Sunday, August 25, 2013
Why Do I Teach? I'll Tell You Why
This is because we aren't paid anything close to an equitable salary to full timers. We aren't paid for summers (unless we work, which I do); we aren't paid for holidays; we aren't paid even for Thanksgiving or Christmas Break. We are actually paid only for the actual hours we are in the classroom or labs. We don't get health insurance. And we certainly don't get a paid sabbatical every seven years.
Even worse is the situation for "freeway flyers," those adjunct faculty who cobble together a full-time job by teaching in two or more school districts.
It's higher education's nasty little secret. Part-timers (adjuncts or contingent faculty) and, at larger universities, teaching assistants, are the ones who teach a good many of the "grunt" courses (developmental courses, composition courses, basic skills courses), while the full-time faculty take the "yummy" courses (in English, many of the lit classes and all of the creative writing classes).
So why do I do it?
Because I can. For me, it is a choice. I had a full-time teaching position for five years, and that was about enough. Fifteen hours of class time per week perhaps doesn't sound like much, but when you teach a bunch of writing courses, that works out to NO LIFE. All I did was grade essays. At least, that's how it felt. And I found myself, after five years, doing things like rushing through papers, winging it sometimes in the classroom, getting lazy about updating material because there just wasn't time leftover to make the extra effort, unless I was willing to work an 80-hour week. I started to feel like I was a lousy teacher--burned out already, not the kind of teacher I wanted to be. Add committee work on top of that. I hated the departmental politics, the sniping, and the drama. I also found myself getting mad at those of my colleagues whose idea of "grading essays" meant reading the paper and sticking a grade on it with maybe a one word comment. I knew one professor who would actually boast that she spent no more than one hour on any single batch of papers. It was no wonder she could take on two extra courses as overload every semester, adding a few thousand to her annual salary. Yeah, I was starting to get bitter.
Ah, but peeps, I am a lucky duck. I have a wife who makes a decent salary, so we don't need me to work full-time. I get health insurance on her policy. I make enough to help pay part of the rent and pay some household expenses and even have some money leftover for fun. (Unlike many part timers, who have children, I really don't have a lot of expenses. My car is paid for.) Yup, I'm lucky. I get to spend more time being the kind of teacher I want to be. I always prep fully for classes. I take two weeks with essays at the minimum, splitting them into 2-3 per day from any single class so I don't get too braindead grading them (my only "rule" is to return one batch of papers before the next batch is due) When a paper is a mess, I've been known to spend an hour one a single one. (Thankfully that is rare! I give most papers about thirty minutes, depending on the length.) I change texts more often and change or tweak assignments frequently. I answer emails from students all day long, sometimes into the evening and even on weekends. I get to know my students. In any given semester, I will adapt teaching methods to better accommodate those who are sitting in the room--even if it is a course I've taught a hundred times. I'm content that I'm doing a good job and serving my students well.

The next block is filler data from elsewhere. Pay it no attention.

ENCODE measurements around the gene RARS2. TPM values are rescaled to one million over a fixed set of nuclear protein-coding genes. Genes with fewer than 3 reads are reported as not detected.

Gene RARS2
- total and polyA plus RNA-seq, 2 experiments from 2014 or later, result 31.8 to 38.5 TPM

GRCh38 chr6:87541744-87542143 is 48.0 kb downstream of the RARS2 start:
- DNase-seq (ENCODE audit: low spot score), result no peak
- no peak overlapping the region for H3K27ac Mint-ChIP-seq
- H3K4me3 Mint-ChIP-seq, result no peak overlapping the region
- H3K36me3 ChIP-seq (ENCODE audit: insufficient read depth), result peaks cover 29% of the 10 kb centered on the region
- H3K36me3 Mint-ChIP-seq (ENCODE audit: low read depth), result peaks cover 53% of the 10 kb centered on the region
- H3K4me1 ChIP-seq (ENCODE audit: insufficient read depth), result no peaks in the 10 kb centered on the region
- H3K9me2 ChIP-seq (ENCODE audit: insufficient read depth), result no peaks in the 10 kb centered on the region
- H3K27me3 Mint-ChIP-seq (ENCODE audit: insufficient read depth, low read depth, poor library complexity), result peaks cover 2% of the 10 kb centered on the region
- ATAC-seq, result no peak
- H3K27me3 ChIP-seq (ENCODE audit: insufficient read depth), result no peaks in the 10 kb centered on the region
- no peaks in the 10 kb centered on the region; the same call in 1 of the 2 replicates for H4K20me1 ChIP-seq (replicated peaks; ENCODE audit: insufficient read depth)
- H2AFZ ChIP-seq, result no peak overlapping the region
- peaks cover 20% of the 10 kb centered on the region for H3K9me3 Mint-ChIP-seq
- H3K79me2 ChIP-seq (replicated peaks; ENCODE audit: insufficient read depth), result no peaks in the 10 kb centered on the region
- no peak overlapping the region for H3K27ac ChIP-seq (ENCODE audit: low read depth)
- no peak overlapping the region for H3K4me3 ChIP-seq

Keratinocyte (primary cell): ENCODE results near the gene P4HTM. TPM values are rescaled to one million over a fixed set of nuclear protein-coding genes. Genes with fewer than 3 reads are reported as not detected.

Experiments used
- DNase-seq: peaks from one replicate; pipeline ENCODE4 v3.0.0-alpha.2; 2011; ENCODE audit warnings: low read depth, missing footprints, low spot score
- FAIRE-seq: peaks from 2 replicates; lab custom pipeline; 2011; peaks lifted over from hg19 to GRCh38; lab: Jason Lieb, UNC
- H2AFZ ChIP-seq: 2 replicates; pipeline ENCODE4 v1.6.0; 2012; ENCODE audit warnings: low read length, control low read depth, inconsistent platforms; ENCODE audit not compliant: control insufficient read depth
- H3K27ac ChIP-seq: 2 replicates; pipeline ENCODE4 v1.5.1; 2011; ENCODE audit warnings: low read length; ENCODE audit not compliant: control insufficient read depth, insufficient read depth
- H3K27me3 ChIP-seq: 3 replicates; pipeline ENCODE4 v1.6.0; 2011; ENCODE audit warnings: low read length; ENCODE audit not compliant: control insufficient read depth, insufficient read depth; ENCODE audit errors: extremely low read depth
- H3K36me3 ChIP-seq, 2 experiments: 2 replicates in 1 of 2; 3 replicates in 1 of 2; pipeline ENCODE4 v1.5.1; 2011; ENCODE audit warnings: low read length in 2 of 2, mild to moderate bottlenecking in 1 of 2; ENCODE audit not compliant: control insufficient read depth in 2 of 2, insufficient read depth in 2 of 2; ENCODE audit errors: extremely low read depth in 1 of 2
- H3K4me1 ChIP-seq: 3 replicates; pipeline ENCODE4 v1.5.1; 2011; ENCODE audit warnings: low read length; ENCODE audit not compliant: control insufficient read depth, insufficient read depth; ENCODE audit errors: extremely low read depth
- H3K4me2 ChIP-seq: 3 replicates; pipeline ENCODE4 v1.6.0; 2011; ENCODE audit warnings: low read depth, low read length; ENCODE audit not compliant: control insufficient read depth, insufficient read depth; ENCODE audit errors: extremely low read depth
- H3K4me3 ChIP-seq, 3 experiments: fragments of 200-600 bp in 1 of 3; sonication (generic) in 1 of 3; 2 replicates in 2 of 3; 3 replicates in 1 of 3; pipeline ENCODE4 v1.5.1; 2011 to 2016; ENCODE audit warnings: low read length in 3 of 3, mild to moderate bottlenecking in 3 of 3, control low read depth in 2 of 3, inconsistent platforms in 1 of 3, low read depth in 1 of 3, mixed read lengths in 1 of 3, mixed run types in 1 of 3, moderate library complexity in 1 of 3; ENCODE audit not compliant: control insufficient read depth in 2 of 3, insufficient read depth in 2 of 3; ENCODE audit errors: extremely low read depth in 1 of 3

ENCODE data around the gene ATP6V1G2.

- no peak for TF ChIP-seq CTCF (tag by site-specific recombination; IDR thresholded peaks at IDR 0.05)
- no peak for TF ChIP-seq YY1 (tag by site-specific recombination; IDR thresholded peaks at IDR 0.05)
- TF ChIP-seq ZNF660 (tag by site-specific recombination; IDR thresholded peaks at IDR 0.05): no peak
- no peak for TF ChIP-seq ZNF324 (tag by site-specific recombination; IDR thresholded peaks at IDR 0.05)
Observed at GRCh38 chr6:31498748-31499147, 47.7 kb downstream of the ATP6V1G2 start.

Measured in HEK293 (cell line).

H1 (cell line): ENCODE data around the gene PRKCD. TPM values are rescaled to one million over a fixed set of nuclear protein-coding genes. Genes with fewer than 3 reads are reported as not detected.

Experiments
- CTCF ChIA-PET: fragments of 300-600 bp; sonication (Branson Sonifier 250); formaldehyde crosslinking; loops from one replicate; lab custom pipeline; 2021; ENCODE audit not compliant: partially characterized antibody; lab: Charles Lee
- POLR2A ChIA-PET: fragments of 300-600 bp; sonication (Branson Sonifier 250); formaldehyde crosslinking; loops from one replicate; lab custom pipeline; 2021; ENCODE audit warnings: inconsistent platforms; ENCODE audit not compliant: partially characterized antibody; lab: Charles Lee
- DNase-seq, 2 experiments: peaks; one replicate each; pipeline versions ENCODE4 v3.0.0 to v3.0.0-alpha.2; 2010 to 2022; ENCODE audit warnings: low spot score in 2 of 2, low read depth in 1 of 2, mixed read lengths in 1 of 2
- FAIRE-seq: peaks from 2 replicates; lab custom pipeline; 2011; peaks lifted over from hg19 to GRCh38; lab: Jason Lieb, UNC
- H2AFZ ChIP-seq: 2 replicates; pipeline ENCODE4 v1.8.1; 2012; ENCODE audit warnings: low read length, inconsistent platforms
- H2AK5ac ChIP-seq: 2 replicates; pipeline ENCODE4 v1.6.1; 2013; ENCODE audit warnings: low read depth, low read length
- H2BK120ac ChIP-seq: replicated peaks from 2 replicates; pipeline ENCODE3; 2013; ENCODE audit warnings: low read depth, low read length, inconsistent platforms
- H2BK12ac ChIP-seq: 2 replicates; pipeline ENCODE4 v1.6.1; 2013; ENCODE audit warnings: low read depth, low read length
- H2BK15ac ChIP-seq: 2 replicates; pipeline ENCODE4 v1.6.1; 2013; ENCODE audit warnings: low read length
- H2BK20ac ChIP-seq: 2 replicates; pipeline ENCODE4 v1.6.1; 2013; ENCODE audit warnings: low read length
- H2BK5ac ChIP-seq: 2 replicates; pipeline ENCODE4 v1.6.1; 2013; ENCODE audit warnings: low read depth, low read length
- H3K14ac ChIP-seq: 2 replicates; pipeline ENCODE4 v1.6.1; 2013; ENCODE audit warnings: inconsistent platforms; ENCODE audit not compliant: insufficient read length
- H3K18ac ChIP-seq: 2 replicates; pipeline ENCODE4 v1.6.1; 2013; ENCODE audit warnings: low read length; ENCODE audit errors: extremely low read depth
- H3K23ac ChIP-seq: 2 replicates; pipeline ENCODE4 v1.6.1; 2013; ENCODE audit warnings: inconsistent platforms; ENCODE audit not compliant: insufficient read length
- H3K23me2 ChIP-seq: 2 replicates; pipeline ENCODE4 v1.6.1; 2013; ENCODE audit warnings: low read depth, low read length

Several full-time faculty have said to me over the years, when a full-time position has opened up, "I wish you'd apply!" And I have just thanked them, chuckled, and shaken my head "no thanks."
Fact is, I'm in the luxurious position of being able to work for shit pay for about (on average) what works out to be around thirty hours a week BUT be good at what I do. This, to me, is better than working for a decent salary with benefits while being overextended and continually stressed and to watch things I care about sometimes having to slip through the cracks.
It is my choice. I may bitch and moan about grading papers and all that when I'm knee-deep in them, but the truth is, I love what I do and I care about my students. The ones who don't care--well, meh, but for the ones that do care and are trying with their whole heart? I'll give them all the time in the world. And I like having the time to do that.
It is my choice. Unfortunately, for one of the most valuable service positions in the world, teachers are grossly undervalued. They are overworked, underpaid--considering their expertise--and unappreciated. What other profession is insulted by sayings like, "Those who can do, do; those who can't do, teach"? I'm a published writer and have also worked as an editor; thank you very much. I can do, and I have. Teachers are routinely insulted in the press or by educrats who have never even set foot in a classroom. Yet in many cases, we spend more time with some kids than their own parents do. We are helpers, coaches, cheerleaders, and counselors in addition to being that person who stands in front of a room lecturing about thesis statements or how to make a coherent argument--or how to correct a run-on sentence. This is a job for a person with knowledge, empathy, and compassion, yet who is honest enough and has guts enough to be sure standards are met at the same time. This is a job for a person with a sharp mind and a huge heart.
I feel for both the full-timers, and I feel for the part-time "freeway flyers" trying to make a living. I wonder how excellent they'd actually be if they, too, like me, had more time. To me, it's a wonder any of them are good at all. Then again, those who stick with it, despite it all, teach because it's a calling, not just a job. We teach because we want to help other people succeed.